Once again, the student will find George's analysis to be based on the differences inherent in the two categories of land and products. "The real and natural distinction is between things which are the produce of labor and things which are the gratuitous offerings of nature. ...These two classes of things are in essence and relations widely different, and to class them together as property is to confuse all thought when we come to consider the justice or the injustice, the right or the wrong of property" (1879, rpt. 1958, p. 337).
What is the moral basis of property?
Is it not, primarily, the right of a man to himself, to the use of his own powers, to the enjoyment of the fruits of his own exertions? ... As a man belongs to himself, so his labor when put in concrete form belongs to him.
And for this reason, that which a man makes or produces is his own, as against all the world — to enjoy or to destroy, to use, to exchange, or to give. No one else can rightfully claim it, and his exclusive right to it involves no wrong to anyone else. Thus there is to everything produced by human exertion a clear and indisputable title to exclusive possession and enjoyment, which is perfectly consistent with justice, as it descends from the original producer. ...(1879, rpt. 1958, p. 334).
Here is a justification for private property in products. But what of land, which is not produced by man? Is there any other basis from which a justification for private property in land might be derived? In addition, is there anything in the right of private property in products which precludes the right of private property in land?
George explains, "Now this [the right of the individual to the use of his own faculties] is not only the original source from which all ideas of exclusive ownership arise ... but it is necessarily the only source. There can be to the ownership of anything no rightful title which is not derived from the title of the producer and does not rest upon the natural right of the man to himself. There can be no other rightful title, because (lst) there is no other natural right from which any other title can be derived, and (2nd) because the recognition of any other title is inconsistent with and destructive of this" (1879, rpt. 1958, pp. 334-35).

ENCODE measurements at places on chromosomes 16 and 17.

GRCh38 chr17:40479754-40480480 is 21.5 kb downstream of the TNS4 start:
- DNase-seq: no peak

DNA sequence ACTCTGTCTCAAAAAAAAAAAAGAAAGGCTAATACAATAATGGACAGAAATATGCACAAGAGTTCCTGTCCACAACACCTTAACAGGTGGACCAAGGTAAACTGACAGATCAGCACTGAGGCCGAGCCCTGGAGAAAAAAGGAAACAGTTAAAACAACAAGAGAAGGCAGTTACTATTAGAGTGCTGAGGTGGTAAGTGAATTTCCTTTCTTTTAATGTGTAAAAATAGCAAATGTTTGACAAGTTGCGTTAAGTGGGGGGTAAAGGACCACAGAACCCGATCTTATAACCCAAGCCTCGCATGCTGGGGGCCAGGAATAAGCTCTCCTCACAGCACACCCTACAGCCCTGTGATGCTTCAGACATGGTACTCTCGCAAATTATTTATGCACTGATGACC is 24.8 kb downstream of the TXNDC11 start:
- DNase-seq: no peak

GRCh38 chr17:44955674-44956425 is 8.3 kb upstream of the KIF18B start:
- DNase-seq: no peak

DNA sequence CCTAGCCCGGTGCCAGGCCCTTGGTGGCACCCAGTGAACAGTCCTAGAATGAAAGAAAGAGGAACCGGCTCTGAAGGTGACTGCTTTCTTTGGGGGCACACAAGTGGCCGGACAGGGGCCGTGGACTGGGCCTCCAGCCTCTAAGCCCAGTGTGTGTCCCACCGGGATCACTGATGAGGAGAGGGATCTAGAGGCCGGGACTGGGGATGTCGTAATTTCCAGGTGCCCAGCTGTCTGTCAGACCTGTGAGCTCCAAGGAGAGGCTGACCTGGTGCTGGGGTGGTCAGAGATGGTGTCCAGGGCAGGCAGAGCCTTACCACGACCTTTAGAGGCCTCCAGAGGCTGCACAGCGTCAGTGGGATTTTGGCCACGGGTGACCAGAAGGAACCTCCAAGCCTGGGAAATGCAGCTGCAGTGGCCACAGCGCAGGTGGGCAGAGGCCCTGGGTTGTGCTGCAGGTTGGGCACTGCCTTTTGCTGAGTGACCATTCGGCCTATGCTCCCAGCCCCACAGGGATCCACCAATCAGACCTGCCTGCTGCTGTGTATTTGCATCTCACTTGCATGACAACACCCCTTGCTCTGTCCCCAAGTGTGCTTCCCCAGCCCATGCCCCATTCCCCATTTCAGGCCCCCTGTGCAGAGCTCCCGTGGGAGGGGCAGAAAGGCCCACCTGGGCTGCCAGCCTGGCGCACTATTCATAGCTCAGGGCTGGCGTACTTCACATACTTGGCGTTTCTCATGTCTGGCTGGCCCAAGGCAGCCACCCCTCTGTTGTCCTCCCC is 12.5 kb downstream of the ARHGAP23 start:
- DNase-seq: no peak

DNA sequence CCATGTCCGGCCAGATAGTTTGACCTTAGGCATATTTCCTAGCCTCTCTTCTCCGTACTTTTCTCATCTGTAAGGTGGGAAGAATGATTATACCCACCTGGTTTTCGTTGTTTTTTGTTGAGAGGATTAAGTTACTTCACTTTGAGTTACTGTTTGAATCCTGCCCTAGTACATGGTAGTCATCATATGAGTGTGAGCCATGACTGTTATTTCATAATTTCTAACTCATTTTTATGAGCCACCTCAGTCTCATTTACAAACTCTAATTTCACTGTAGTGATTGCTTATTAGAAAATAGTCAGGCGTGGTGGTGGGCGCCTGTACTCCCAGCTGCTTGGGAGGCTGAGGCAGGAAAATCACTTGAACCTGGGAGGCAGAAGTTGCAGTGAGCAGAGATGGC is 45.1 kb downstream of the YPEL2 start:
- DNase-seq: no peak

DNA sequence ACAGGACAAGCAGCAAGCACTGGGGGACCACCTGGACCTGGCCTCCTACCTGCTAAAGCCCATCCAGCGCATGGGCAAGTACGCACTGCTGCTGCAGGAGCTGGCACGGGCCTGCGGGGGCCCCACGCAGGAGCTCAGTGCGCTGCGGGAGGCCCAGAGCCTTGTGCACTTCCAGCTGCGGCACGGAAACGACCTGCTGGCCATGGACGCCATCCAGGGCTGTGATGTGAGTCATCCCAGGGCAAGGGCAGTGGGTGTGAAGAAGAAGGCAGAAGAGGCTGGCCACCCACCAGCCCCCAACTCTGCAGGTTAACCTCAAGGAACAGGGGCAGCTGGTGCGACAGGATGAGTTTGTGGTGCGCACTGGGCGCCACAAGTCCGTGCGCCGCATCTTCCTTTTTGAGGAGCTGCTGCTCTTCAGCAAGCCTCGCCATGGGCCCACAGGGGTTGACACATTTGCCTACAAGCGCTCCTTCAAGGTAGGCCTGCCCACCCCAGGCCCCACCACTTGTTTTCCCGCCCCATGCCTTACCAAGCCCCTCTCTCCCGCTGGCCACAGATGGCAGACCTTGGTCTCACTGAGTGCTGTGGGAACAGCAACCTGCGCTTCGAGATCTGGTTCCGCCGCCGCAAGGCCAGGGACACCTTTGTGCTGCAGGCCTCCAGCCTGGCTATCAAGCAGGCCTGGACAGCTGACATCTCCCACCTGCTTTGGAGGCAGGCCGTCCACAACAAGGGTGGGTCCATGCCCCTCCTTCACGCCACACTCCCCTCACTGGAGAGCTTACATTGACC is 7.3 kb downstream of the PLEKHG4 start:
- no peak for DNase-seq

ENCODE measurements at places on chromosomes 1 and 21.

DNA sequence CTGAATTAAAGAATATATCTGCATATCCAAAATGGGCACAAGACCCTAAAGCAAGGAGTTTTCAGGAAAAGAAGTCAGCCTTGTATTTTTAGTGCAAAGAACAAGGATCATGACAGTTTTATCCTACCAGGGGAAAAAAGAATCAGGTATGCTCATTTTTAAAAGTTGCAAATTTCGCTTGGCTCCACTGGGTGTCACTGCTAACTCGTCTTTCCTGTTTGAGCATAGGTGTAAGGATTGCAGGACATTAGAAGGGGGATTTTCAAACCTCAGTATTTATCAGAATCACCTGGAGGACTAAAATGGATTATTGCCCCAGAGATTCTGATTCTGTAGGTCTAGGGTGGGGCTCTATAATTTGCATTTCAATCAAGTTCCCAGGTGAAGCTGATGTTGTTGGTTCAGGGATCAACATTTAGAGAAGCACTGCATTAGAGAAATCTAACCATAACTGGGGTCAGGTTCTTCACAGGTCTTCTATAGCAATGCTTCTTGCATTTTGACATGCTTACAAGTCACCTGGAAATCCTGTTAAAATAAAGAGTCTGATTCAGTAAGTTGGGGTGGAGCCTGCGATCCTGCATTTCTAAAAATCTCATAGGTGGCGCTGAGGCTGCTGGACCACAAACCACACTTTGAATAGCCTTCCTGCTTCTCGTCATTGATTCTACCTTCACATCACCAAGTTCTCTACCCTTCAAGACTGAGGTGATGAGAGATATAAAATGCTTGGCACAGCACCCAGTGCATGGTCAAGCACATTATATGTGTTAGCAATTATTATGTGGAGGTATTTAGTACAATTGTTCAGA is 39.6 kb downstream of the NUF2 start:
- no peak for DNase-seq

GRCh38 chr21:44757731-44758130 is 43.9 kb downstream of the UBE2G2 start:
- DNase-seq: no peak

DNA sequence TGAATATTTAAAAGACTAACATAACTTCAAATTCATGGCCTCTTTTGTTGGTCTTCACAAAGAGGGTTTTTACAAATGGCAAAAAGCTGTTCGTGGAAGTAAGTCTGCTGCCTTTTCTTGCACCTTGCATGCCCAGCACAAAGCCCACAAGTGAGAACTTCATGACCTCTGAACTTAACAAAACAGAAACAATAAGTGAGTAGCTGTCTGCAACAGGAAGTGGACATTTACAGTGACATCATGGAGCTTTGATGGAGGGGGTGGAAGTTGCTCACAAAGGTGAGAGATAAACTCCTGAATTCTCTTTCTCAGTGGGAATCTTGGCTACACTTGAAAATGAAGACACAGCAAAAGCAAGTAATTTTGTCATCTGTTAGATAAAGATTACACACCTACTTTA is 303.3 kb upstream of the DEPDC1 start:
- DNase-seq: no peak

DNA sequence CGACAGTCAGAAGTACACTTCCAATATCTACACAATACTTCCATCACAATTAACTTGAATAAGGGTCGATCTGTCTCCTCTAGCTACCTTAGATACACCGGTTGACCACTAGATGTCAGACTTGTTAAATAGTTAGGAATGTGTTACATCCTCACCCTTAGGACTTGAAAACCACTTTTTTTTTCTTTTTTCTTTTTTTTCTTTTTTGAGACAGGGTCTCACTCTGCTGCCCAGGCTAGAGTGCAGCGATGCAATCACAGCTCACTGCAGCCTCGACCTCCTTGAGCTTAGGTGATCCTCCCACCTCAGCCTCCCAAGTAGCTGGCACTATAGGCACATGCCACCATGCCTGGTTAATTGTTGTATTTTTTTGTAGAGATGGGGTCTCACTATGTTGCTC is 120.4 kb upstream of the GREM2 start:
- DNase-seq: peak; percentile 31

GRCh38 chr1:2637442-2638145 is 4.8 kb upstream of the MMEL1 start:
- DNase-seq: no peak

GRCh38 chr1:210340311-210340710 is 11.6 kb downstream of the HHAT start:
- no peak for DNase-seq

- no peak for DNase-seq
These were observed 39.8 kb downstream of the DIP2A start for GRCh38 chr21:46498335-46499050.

To substantiate the first reason he further said,
Nature acknowledges no ownership or control in man save as the result of exertion. In no other way can her treasures be drawn forth, her powers directed, or her forces utilized or controlled. ...All men to her stand upon an equal footing and have equal rights. She recognizes no claim but that of labor, and recognizes that without respect to the claimant. If a pirate spread his sails, the wind will fill them as well as it will fill those of a peaceful merchantman. ...The laws of nature are the decrees of the Creator. There is written in them no recognition of any right save that of labor; and in them is written broadly and clearly the equal right of all men to the use and enjoyment of nature; to apply to her by their exertions, and to receive and possess her reward. Hence, as nature gives only to labor, the exertion of labor in production is the only title to exclusive possession (1879, rpt. 1958, pp. 335-36).
As to the second reason he said:
This right of ownership that springs from labor excludes the possibility of any other right of ownership. ...If production give to the producer the right to exclusive possession and enjoyment, there can rightfully be no exclusive possession and enjoyment of anything not the production of labor, and the recognition of private property in land is a wrong. For the right to the produce of labor cannot be enjoyed without the right to the free use of the opportunities offered by nature, and to admit the right of property in these is to deny the right of property in the produce of labor. When nonproducers can claim as rent a portion of the wealth created by producers, the right of the producers to the fruits of their labor is to that extent denied (1879, rpt. 1958, p. 336).